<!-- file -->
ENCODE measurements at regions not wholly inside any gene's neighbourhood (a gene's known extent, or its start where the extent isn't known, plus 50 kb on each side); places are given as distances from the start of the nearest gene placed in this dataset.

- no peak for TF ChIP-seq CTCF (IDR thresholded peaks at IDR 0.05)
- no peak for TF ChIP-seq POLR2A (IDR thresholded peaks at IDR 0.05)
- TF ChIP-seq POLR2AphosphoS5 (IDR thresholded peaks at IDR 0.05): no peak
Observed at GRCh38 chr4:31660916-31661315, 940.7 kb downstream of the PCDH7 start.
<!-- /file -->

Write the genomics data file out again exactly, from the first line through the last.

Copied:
ENCODE measurements at regions not wholly inside any gene's neighbourhood (a gene's known extent, or its start where the extent isn't known, plus 50 kb on each side); places are given as distances from the start of the nearest gene placed in this dataset.

- no peak for TF ChIP-seq CTCF (IDR thresholded peaks at IDR 0.05)
- no peak for TF ChIP-seq POLR2A (IDR thresholded peaks at IDR 0.05)
- TF ChIP-seq POLR2AphosphoS5 (IDR thresholded peaks at IDR 0.05): no peak
Observed at GRCh38 chr4:31660916-31661315, 940.7 kb downstream of the PCDH7 start.